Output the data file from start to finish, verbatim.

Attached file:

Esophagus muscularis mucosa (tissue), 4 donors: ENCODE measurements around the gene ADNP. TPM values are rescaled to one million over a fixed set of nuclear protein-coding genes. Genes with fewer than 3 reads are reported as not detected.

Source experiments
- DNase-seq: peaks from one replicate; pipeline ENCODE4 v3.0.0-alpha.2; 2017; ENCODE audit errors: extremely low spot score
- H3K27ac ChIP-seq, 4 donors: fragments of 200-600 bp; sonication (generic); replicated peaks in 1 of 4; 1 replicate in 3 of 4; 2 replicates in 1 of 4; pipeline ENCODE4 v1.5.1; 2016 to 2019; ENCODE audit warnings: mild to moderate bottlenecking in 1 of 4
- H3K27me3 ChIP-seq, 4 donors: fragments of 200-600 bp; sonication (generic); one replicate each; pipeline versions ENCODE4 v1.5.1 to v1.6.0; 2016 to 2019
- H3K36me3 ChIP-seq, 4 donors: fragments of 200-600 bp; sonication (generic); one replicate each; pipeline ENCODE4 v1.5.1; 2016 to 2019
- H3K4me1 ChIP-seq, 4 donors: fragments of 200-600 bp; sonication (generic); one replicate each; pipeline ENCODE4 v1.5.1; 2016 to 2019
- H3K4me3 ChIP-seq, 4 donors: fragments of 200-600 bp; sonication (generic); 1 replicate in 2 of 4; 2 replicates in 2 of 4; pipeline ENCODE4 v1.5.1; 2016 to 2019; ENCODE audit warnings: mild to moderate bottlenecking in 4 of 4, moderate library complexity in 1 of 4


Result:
Esophagus muscularis mucosa (tissue), 4 donors: ENCODE measurements around the gene ADNP. TPM values are rescaled to one million over a fixed set of nuclear protein-coding genes. Genes with fewer than 3 reads are reported as not detected.

Source experiments
- DNase-seq: peaks from one replicate; pipeline ENCODE4 v3.0.0-alpha.2; 2017; ENCODE audit errors: extremely low spot score
- H3K27ac ChIP-seq, 4 donors: fragments of 200-600 bp; sonication (generic); replicated peaks in 1 of 4; 1 replicate in 3 of 4; 2 replicates in 1 of 4; pipeline ENCODE4 v1.5.1; 2016 to 2019; ENCODE audit warnings: mild to moderate bottlenecking in 1 of 4
- H3K27me3 ChIP-seq, 4 donors: fragments of 200-600 bp; sonication (generic); one replicate each; pipeline versions ENCODE4 v1.5.1 to v1.6.0; 2016 to 2019
- H3K36me3 ChIP-seq, 4 donors: fragments of 200-600 bp; sonication (generic); one replicate each; pipeline ENCODE4 v1.5.1; 2016 to 2019
- H3K4me1 ChIP-seq, 4 donors: fragments of 200-600 bp; sonication (generic); one replicate each; pipeline ENCODE4 v1.5.1; 2016 to 2019
- H3K4me3 ChIP-seq, 4 donors: fragments of 200-600 bp; sonication (generic); 1 replicate in 2 of 4; 2 replicates in 2 of 4; pipeline ENCODE4 v1.5.1; 2016 to 2019; ENCODE audit warnings: mild to moderate bottlenecking in 4 of 4, moderate library complexity in 1 of 4